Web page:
Quantitative Analysis of the Functionalization of Gallium Phosphide With Organic Azides

David Richards, Purdue University
Philip Luce, Purdue University
Dmitry Zemlyanov, Birck Nanotechnology Center, Purdue University
Albena Ivanisevic, North Carolina State University

Date of this Version



Quantitative Analysis of the Functionalization of Gallium Phosphide With Organic Azides Authors David Richards, Philip Luce, Dmitry Zemlyanov, Albena Ivanisevic. J. Scanning Microscopies. Volume 34, Issue 5 September / October 2012 Pages 332–340


Gallium phosphide (GaP) surfaces were functionalized with two different molecules that contain an azide moiety at their terminus. Compound 4-azidophenacyl bromide (4AB) is an aryl azide with a bromine group at its opposite terminus that provides easy identification of the molecule's presence on the surface with x-ray photoelectron spectroscopy (XPS). O-(2-aminoethyl)-O'-(2-azidoethyl)pentaethylene glycol (AAP) is a small poly(ethylene glycol) molecule with an amine group at its opposite terminus. Atomic force microscopy was used to identify the uniformity of the clean and functionalized GaP surfaces. Water contact angle revealed a more hydrophobic surface with AAP functionalization (33 degrees) and even more hydrophobic (53 degrees) with the 4AB functionalized surface compared to a clean surface (16 degrees). XPS confirmed the presence of each of the organic azides on the surface. XPS was further used to calculate the adlayer thickness of each functionalization. This analysis revealed an adlayer thickness of about 8 angstrom for the 4AB functionalized surfaces compared to 1 angstrom for the AAP adlayer, which led to the conclusion that AAP functionalization only provided partial coverage. A stability study using 4AB-functionalized surfaces showed good stability in saline solutions with varying concentrations of hydrogen peroxide. Finally, inductively coupled plasma mass spectrometry was used to evaluate the gallium concentration in the stability solutions. While the functionalization with the organic azides did not provide complete suppression of gallium leaching, both of the azides decreased the leaching by 1050%. SCANNING 34: 332340, 2012. (c) 2012 Wiley Periodicals, Inc.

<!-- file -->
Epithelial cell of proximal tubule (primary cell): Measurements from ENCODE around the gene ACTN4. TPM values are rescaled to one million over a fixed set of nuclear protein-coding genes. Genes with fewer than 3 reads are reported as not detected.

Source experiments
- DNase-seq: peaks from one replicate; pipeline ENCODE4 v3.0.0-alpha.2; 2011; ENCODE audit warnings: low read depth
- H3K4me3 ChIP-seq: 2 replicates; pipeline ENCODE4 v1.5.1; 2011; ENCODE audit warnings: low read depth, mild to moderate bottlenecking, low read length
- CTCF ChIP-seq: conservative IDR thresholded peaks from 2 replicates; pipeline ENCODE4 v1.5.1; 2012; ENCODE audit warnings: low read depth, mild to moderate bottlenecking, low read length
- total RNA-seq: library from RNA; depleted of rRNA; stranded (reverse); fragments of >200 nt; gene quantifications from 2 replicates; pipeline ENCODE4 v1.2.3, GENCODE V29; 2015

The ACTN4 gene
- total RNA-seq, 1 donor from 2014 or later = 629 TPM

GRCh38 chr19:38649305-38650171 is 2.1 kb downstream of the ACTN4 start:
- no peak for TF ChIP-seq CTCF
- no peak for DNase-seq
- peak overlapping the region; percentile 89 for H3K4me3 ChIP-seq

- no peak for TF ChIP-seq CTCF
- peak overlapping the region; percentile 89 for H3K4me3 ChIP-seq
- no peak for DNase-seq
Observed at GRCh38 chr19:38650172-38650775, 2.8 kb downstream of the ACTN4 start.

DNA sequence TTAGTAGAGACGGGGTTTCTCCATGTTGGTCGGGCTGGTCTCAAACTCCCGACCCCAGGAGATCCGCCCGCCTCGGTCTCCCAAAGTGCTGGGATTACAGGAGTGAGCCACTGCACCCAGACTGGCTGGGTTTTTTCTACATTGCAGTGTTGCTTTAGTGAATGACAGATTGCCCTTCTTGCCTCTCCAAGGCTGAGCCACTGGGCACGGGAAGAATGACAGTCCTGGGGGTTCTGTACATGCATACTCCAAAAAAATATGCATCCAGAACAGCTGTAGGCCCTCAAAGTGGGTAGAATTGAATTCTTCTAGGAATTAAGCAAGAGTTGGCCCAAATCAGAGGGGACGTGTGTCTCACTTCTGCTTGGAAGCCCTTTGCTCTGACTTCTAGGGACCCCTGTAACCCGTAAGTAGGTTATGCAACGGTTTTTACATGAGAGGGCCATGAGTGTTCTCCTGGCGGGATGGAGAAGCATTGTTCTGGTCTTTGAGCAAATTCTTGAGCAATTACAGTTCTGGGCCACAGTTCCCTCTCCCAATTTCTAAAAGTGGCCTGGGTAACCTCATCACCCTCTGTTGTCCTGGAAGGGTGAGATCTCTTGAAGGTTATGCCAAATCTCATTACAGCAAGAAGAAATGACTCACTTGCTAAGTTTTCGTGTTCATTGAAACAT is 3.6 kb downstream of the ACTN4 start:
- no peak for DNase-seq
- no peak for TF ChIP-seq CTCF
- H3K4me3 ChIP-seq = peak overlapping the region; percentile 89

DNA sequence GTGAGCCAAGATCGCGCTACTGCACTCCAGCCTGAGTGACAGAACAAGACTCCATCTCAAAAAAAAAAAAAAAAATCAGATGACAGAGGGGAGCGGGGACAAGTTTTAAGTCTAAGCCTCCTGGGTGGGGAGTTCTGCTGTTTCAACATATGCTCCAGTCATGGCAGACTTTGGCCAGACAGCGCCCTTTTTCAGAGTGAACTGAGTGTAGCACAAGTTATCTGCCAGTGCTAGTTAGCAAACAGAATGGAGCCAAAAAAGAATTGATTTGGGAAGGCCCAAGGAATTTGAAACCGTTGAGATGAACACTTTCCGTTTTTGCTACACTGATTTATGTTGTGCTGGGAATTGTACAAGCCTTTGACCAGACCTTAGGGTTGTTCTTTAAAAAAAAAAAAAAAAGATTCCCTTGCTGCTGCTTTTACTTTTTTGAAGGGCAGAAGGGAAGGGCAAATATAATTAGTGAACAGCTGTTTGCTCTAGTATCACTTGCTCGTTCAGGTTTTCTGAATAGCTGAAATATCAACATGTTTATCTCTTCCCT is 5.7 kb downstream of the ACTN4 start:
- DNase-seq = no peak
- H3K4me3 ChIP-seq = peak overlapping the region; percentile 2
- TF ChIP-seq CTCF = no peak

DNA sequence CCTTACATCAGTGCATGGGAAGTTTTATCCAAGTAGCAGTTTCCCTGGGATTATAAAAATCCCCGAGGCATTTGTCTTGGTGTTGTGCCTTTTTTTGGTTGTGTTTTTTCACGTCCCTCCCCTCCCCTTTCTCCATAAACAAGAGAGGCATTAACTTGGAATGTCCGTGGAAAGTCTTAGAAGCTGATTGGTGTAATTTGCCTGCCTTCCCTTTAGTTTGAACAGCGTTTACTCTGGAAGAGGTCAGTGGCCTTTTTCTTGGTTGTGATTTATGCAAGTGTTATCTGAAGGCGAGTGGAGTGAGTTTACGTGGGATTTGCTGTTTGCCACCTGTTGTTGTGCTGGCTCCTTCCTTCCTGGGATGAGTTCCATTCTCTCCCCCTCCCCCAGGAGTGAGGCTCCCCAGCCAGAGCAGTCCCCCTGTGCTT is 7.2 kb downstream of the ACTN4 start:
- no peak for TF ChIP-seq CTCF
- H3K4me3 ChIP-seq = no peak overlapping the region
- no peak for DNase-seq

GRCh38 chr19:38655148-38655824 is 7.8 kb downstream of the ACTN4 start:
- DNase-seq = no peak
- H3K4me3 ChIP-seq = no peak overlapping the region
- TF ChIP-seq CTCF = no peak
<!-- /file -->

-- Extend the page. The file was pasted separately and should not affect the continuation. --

Nanoscience and Nanotechnology